Two sticks upholding two dime-like circles jut from within the row of round candies. Similar to the moon’s size and coloring, these two circles are only slightly smaller, like baby moons. These two circles lean inwards and towards each each other, touching at several points along their surface. These dime-colored heads protrude into the quilt’s star-filled sky.

There are three sections on the quilt panel. Reflective silvery material similar to the color of confetti has been cut into triangular shapes at the top section of the quilt. These reflective triangles are dissimilar in shape and size. Some of the triangles look like they could be tossed in a cornhole match; these are the flexible, bent, or otherwise warped triangles. Other triangles are long, scalene sword sheaths; still, others are fat, isosceles pizza slices. What these triangles have in common, though, is significant. All of the triangles point towards the moon. Like a halo of shards of glass, the triangles come from directions above the moon, beside the moon, and even below the moon. From 8:00 to noon on the left side of a clock, and from 4:00 to noon on the right side of the clock is where these triangles occupy the panel’s space.

Not all of the triangles have names, but thirty three of them do. The names are as follows: Shawn Buchanan, Mario Z., Alan Noseworthy, Alan Kanghi, Alan Magioncalda, Tony Devizia, Greg Koulis, Bob Updegrove, John Mensior, Tommy Ayala, “Michael Beck, M.D.,” Hector Garcia, Bill Bruno, Jim Hicks, Elliot Siegel, Mel Albaum, Robert DeVito, Jim Leys, Joe Palmeri, Julio Morales, Jorge Villaroel, Jürgen Honeyball, Victor Zaragoza, Peter Spar, Mark Ackerman, Mel Fante, Peter Vogel, Frank Olivia, John Reed, Bruce Crave, Tom Clancy, Eddie Lopez, and Joe Semiday.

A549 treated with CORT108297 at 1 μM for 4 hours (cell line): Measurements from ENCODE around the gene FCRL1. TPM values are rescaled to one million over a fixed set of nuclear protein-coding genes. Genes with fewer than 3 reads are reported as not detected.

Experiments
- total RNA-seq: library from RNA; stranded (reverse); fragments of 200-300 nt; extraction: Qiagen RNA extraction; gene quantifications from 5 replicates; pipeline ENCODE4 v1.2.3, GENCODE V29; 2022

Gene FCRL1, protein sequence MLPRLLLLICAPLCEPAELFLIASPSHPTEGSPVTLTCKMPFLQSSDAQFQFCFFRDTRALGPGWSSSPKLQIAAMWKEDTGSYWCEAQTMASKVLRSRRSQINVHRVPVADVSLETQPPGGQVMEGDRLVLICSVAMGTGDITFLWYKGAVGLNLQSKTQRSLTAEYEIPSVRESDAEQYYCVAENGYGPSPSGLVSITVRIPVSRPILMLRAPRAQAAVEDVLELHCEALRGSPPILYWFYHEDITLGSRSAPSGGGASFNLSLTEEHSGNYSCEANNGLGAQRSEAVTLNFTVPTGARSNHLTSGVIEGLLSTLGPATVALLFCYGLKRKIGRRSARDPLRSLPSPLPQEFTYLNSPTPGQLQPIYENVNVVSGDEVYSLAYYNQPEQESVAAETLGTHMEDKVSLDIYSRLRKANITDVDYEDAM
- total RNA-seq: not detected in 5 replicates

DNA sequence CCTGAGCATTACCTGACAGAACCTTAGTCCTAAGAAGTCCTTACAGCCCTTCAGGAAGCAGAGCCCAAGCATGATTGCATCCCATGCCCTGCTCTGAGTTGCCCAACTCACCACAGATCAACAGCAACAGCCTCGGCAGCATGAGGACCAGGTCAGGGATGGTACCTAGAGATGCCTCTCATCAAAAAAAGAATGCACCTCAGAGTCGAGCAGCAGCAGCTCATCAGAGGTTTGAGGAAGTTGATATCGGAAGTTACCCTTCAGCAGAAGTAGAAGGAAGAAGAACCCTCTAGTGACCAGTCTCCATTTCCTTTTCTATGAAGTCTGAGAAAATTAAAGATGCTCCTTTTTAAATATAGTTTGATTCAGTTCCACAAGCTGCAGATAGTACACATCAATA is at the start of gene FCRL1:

In the left bottom corner of the panel, the words IN MEMORY OF THE MEMBERS AND STAFF OF are completed by the ones followed in the right corner of the panel: THE SAINT DANCE CLUB OF NEW YORK CITY. The text of the names and the aforementioned memorial note is smaller than that found at the very bottom of the quilt panel. In black lettering overlaying a thick strip of the same shiny material found in the top section of the panel are the words HOLD ON TO MY LOVE. A cream colored border an inch wide surrounds the entire quilt. Reddish bead sized circles evenly dot the border.

 

 

 

Website Updates

On my homepage, I have added a YouTube video of a song that I enjoy. I plan to vary the music on my page, so that the website stays active instead of static and never-changing.

I have changed the color scheme of my website as well, fitting it to match the current song I have listed on my homepage. At first, my background color was a bold, electric blue; however, that color combined with pink text proved difficult to read. Hopefully, the rose color background I have now is better for viewing and reading content.

In addition to changing the color scheme, I uploaded a new photo as well. Again, my homepage will change often because I want it to exhibit a multitude of my interests and experiences. The photos I upload will always be ones I have taken myself, unless otherwise specified.

Currently, I have posted one of my unfinished poems to my homepage; however, initially I included a quote from a television show that I like that stood out to me.

Either quotes or creative works will occupy the space beneath my homepage’s photo, as well as accompanying music.

Also on my homepage, I have embedded the Course Weekly calendar.